MaxAvInovations: Boeing to Test Pilotless Planes

I don’t want to go off topic but I personally like driving and so do many others. Also i still think humans would be safer drivers for many reasons. Not to mention the loss of jobs for taxi drivers and other sole traders or workers

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As a recurrent theme in aviation, the percentage rate of security is a big factor. 2011 saw an estimate of 30 million commercial flights that year – if the autopilot fails 0.0001% of the time, that’s still 3000 flights going down, risking all passengers who have no way to land. By comparison, Wikipedia has 36 aircraft accidents and incidents that year, for a safety rate of about 99.9999%. We’re going to need something a LOT safer.

Compared to cars, aircraft are a lot harder to operate. Cars need to learn what a road is, what traffic lights are, know the speed limit, and know where other cars are. It also needs to be aware of other road conditions, and what speed its going at and where it precisely is. I’m sure there are other variables, but so far it seems like a car is simple enough to drive, and self-learning machines could drive a car relatively easily.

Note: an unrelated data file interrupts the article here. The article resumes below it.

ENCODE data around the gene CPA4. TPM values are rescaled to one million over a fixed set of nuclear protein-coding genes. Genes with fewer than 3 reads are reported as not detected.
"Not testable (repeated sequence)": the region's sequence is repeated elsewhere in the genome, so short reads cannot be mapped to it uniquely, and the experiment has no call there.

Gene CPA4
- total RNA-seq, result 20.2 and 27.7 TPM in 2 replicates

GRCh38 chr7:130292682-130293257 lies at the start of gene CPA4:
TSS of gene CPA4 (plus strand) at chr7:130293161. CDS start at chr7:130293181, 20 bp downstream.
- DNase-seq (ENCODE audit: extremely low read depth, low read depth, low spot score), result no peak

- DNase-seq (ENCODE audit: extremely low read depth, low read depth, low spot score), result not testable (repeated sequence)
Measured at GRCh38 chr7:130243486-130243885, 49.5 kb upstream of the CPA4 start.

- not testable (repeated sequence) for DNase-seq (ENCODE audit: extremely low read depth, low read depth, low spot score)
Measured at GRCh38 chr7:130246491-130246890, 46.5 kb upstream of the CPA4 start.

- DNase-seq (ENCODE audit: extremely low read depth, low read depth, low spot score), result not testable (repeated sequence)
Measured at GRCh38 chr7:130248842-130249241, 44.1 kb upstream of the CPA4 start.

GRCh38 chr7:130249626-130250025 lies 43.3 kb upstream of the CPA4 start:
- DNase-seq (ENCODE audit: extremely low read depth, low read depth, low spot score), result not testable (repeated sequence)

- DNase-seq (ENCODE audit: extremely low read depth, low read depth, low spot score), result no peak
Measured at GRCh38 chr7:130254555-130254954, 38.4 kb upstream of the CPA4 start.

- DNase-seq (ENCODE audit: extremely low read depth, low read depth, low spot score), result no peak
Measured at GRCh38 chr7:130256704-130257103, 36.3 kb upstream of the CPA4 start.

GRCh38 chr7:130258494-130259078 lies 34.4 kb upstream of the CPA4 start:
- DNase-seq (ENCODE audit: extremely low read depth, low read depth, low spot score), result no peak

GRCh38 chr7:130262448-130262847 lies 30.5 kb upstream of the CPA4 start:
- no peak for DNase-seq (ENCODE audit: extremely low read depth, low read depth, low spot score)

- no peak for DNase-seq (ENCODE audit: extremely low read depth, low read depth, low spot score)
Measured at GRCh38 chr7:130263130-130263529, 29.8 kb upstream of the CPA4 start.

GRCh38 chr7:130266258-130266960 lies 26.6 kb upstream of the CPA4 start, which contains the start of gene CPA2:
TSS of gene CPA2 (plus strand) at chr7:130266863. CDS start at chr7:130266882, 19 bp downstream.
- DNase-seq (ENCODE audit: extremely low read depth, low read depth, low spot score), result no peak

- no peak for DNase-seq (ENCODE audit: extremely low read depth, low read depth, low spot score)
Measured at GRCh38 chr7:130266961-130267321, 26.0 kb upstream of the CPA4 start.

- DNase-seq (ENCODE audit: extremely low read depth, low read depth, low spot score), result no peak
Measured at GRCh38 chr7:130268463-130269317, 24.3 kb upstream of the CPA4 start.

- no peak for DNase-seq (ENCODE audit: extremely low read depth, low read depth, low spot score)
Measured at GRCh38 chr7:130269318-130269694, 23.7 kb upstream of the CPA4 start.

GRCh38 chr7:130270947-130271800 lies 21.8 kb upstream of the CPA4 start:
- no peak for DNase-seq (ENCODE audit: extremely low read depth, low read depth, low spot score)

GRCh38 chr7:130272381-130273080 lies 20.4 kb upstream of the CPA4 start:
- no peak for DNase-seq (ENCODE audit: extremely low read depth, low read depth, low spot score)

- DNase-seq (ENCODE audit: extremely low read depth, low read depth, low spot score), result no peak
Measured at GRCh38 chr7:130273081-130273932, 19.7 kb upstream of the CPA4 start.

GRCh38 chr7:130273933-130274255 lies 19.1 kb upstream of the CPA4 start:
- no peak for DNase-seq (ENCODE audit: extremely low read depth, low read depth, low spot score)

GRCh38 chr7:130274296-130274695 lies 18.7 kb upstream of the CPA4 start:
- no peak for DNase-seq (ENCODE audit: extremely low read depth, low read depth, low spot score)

Planes on the other hand are much more complex. They must be able to calculate take-off speeds, time of rotation, V1/V2/VR speeds, weight and balance, learn what a taxiway is, find and communicate with other planes, and check systems to ensure that the aircraft is functioning correctly. Even then, the aircraft isn’t even in the air. Before the aircraft takes off, it needs to be able to deduce whether the aircraft has enough runway, its flaps settings, whether all systems are working, the weather forecast, its current location, and be prepared for unexpected conditions like sudden wind and icing. After take-off, it needs to figure out its route, cruise speed, altitude, flaps settings again, rate of climb, and avoid traffic. Once at cruise, it then needs to recalculate fuel needed and be prepared for more factors like clear-air turbulence, wing and engine icing, and check systems like pressurization and hydraulics. When landing, the aircraft now needs to check for terrain, speed, calculate its descent and approach, configure the aircraft for arrival, and execute the landing of a piece of metal flying at 150 kts on a strip of pavement, ensuring it can stop in time and is looking out for landing issues such as other aircraft, birds, weather, and other factors. And that’s just in regular operating conditions. Because aircraft have ever-changing conditions, this new autopilot needs to be able to check systems and its environment, and know how to adapt to a new situation such as a change in weather or terrain. Even then, the autopilot needs to have internal checklists for things like engine flame-out, shutdown, failure, and systems failures as well as issues like fire or sudden events like fatigue. Pilots will immediately know if their plane loses pressure or it there’s a fire, but in some cases the autopilot will not.